An article of the Financial Times on the 9th of April reveals that some of Europe’s leading telecoms groups, Telefonica, France Telecom and Deutsche Telekom claim that Google has to start paying them for the use of their infrastructure for the Google’s services, mainly for Youtube. The high bandwidth needed for services like Youtube makes the telecommunication companies invest more and more money in upgrading their infrastructures, without offering them the profits needed in order to cover the expenses for the upgrades. A return in the investments they make is vital for their growth and success, so the sharing of Google’s online advertising revenue with the telecoms groups seems to be the solution to the problem. At least that is what the telecommunications companies ask Google to do.
I have posted on this blog the problem the Mobile Services companies faced in the UK by the wide use of smartphones which increased the need of higher capacity in central London. There was another case which came out the last days, according to which the services provided through the infrastructure influenced the infrastructure itself. At&T will upgrade its network in order to cope with the new iPhone device coming out in summer 2010 (this investment is mainly done because Verisson Wireless is going to give the iPhone devices in the US market from summer onwards).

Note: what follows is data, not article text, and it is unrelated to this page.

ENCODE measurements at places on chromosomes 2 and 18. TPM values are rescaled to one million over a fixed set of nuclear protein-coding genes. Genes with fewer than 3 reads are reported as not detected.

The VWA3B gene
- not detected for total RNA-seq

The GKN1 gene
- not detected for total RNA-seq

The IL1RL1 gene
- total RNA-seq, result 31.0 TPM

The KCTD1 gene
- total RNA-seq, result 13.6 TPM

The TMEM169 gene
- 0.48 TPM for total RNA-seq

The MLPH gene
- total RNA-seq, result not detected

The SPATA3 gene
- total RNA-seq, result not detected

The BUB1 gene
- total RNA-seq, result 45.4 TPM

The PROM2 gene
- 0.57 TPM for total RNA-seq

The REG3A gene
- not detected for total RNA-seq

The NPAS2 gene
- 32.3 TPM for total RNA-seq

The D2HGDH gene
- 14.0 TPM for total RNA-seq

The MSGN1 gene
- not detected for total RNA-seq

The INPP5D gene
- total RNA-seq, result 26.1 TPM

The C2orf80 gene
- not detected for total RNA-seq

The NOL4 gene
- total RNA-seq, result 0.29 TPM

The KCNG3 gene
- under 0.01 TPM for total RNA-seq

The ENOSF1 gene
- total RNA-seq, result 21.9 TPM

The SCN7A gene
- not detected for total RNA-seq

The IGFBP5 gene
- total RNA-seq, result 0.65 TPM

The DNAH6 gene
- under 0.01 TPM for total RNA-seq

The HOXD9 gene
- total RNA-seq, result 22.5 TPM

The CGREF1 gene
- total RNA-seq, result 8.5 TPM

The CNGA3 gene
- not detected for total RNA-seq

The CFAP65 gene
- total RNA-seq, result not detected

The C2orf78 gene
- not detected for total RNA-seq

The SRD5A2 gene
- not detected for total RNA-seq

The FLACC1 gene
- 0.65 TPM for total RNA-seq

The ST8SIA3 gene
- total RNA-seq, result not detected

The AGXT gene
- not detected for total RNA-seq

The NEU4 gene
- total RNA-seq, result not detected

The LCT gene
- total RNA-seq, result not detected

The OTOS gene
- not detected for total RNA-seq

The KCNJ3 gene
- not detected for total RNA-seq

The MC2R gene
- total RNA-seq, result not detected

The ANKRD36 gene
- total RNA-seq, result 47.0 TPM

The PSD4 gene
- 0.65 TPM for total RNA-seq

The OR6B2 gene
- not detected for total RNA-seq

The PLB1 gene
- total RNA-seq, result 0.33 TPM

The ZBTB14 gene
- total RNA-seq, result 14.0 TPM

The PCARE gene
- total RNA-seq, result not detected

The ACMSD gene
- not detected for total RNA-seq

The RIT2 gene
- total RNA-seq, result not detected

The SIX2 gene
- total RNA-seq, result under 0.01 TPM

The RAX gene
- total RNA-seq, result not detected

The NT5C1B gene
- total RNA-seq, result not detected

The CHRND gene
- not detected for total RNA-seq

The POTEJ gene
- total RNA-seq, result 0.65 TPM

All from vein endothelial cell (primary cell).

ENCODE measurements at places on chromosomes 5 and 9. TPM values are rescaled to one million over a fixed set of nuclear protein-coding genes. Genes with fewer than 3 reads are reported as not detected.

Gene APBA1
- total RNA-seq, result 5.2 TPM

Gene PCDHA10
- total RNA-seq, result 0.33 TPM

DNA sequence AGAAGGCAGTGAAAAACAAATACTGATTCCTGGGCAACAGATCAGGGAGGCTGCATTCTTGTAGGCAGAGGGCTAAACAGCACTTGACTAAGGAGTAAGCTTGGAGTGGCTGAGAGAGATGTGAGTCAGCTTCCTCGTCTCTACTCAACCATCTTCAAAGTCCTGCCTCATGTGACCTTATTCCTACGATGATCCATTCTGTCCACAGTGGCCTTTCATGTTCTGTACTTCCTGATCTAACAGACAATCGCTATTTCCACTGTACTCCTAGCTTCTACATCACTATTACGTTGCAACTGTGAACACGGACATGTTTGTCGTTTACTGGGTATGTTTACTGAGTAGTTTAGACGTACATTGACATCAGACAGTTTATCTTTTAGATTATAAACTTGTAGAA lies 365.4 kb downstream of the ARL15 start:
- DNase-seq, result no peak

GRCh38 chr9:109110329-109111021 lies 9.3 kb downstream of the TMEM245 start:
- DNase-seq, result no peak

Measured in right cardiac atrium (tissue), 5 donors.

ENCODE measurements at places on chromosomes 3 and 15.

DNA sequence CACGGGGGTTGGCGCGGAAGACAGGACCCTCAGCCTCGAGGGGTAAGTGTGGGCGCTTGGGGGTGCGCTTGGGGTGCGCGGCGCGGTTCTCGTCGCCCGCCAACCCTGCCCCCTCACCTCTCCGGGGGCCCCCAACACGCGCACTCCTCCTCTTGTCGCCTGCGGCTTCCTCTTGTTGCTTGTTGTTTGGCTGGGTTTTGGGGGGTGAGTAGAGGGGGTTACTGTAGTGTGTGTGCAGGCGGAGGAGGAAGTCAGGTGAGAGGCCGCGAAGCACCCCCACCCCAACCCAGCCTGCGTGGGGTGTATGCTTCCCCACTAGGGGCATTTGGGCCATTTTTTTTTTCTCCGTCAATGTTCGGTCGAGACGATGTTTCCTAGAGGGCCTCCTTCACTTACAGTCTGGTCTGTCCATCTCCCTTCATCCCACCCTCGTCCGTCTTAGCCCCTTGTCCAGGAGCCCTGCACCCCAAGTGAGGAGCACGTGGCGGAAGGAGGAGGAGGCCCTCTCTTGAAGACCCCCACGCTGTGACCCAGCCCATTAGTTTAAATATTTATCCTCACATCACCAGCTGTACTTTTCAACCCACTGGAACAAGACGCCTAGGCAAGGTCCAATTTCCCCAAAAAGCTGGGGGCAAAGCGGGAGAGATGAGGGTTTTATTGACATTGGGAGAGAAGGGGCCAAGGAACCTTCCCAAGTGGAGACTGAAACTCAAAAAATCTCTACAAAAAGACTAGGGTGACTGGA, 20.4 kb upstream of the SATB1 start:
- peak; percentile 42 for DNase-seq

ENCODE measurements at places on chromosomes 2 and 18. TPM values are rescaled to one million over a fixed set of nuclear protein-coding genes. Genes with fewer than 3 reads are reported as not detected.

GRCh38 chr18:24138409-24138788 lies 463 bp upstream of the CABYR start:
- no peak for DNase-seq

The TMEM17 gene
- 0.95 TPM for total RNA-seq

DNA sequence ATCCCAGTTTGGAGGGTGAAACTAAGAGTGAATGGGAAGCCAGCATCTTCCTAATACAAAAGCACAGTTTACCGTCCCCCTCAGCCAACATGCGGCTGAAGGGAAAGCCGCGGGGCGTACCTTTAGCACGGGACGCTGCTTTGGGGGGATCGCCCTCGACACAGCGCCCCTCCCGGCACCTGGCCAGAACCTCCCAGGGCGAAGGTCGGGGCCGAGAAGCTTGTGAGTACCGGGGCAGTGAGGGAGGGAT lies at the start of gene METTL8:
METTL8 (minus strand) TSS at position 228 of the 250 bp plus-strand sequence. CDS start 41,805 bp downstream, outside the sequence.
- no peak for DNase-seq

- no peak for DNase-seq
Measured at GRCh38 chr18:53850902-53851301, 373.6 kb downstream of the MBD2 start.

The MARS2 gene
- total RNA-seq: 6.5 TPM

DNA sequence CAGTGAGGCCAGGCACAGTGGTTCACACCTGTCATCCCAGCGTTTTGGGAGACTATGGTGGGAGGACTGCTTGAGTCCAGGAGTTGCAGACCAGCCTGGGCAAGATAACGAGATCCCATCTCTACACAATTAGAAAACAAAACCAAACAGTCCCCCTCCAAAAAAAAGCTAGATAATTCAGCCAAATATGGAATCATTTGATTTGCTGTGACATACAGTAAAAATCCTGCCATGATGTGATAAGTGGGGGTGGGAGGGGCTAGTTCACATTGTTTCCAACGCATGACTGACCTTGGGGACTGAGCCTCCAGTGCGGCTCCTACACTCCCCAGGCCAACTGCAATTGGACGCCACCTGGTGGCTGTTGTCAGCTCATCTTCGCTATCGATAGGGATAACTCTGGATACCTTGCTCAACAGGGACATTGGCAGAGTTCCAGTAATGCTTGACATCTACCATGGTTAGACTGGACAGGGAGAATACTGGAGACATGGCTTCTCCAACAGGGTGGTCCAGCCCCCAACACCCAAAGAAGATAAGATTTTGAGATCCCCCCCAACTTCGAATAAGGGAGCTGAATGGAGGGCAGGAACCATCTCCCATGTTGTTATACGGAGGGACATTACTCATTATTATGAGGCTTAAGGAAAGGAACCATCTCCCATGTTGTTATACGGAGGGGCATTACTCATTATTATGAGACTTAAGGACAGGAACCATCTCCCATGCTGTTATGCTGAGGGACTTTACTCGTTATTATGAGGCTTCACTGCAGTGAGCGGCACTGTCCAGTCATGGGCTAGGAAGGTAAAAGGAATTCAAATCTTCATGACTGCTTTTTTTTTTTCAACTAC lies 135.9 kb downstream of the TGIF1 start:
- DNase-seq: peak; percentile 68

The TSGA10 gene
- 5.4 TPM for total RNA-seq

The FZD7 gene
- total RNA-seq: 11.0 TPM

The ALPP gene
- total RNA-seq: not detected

The three aforementioned cases may not seem connected to each other, their common characteristic though is the connection between the services provided though the infrastructure, and the investments done for the infrastructure in order to cope with the services provided. The Google/telecoms groups case adds another constrain to that connection, where the company offering services over an infrastructure (usually adding value to the infrastructure for the users to use it) may has to give part of its revenue to the company owning the infrastructure.